Medical Aid in Dying advocates optimistic in new session

ALBANY, N.Y. (WIVB)- Susan Rahn lives in three-month blocks. That’s how often she has PET scans; depending on what doctors find, she has to prepare for a different fate.

Rahn has stage 4 metastatic breast cancer.

The Rochester wife and mother is an advocate for Medical Aid in Dying. She started speaking out on the issue about a year after her diagnosis, when Brittany Maynard’s story went national. Maynard, a newlywed from California, moved to Oregon to access Medical Aid in Dying after being diagnosed with incurable brain cancer.

We first spoke to Rahn in May. The woman we met was a fighter; she wore her armor on her wrist, in the form of a tattoo, reminding her that “brave girls are enough.”

Despite being 40 pounds thinner, that fighter isn’t backing into her corner yet.

“This isn’t something I want my son to have to watch when I run out of options,” Rahn told us.

She plans to fight her illness until the end, but said when that fight is done, she wants to die on her terms.

“Medical Aid in Dying is all about patient autonomy,” said Corinne Carey with Compassion & Choices.

The non-profit works to move Medical Aid in Dying legislation forward.

“It’s about allowing a person to make an affirmative request, no one can suggest this to someone,” Carey said.

That request comes in the form of a prescription. It’s a prescription Rahn said she’s not even sure she’d take if she had it, but she wants the option.

So far, only six states allow Medical Aid in Dying.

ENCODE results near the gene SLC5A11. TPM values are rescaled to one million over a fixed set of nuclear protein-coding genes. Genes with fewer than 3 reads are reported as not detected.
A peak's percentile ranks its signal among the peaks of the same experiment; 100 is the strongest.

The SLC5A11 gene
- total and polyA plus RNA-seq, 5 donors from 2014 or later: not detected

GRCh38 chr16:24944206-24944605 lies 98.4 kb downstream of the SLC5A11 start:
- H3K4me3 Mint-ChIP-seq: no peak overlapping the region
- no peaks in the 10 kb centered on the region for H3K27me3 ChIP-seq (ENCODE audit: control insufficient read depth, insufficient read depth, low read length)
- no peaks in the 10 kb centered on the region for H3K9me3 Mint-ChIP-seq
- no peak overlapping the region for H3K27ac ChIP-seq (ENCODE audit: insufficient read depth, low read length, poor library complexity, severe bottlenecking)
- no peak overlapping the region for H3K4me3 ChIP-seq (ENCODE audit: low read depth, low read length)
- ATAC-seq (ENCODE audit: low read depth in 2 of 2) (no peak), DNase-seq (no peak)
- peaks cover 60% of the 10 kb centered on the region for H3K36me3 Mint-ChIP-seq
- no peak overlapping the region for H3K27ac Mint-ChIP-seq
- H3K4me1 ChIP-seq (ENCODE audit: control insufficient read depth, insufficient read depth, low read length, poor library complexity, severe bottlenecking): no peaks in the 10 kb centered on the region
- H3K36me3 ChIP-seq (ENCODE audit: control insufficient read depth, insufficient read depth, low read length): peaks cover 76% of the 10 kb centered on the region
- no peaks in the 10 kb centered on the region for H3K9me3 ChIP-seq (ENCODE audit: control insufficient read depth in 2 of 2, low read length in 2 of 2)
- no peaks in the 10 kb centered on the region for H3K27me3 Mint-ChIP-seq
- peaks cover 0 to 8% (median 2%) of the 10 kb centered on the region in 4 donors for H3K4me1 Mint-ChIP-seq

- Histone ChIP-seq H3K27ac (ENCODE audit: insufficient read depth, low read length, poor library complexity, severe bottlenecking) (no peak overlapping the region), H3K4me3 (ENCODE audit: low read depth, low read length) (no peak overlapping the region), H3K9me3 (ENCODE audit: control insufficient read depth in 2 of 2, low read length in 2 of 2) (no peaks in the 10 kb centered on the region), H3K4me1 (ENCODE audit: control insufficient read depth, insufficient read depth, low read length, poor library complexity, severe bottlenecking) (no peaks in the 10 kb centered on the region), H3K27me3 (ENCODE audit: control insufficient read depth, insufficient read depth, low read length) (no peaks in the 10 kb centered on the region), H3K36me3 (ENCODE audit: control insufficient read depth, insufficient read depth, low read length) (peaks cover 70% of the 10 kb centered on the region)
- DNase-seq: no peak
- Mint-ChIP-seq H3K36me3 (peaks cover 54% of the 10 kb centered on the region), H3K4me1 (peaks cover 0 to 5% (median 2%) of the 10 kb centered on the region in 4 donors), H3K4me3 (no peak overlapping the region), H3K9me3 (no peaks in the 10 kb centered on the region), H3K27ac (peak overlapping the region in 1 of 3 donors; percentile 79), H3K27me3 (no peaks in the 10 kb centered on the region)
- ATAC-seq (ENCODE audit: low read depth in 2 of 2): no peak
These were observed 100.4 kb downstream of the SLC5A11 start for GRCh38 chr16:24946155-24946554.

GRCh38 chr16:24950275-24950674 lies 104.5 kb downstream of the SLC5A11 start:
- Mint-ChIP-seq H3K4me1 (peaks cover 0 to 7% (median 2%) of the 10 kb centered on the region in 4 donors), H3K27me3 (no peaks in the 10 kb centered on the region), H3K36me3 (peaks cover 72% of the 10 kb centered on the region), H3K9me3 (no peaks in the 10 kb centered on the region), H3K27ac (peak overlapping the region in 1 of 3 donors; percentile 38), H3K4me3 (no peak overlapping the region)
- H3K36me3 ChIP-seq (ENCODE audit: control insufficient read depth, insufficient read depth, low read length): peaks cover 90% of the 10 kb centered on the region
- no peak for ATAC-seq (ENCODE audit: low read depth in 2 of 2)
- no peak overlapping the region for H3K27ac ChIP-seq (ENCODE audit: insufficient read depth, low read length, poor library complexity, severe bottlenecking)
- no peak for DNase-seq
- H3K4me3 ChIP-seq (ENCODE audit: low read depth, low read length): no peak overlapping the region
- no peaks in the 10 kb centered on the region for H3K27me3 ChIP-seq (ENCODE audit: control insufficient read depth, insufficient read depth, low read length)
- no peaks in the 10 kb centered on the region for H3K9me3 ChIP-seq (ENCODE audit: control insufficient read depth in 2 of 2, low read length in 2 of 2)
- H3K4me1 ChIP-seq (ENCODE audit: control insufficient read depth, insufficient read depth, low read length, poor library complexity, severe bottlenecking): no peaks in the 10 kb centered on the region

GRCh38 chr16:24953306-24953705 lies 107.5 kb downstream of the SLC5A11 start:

The Mayor of Washington DC recently signed a Death With Dignity Act, but that’s now being fought in Congress.

Carey is confident New York will eventually pass the bill, she’s just not sure when.

“I know the work ahead of us for our campaign and for our supporters is sitting down individually with each one of those law makers and that takes time.”

Last session, New York’s bill passed in the Assembly’s Health Committee. Rahn wants to speak more this session, and hopes to even address Governor Cuomo personally.

The bill isn’t without it’s opponents, the Catholic Church for example.

After losing friends and family members to terminal illness, most recently a close friend to brain cancer, Rahn wants people to understand why this choice is necessary.

“My son is 17 at this point, he’s going to be graduating from high school. I know that I won’t be around when he graduates from medical school and I don’t want to negate all of the awesome memories that he and I have together.”

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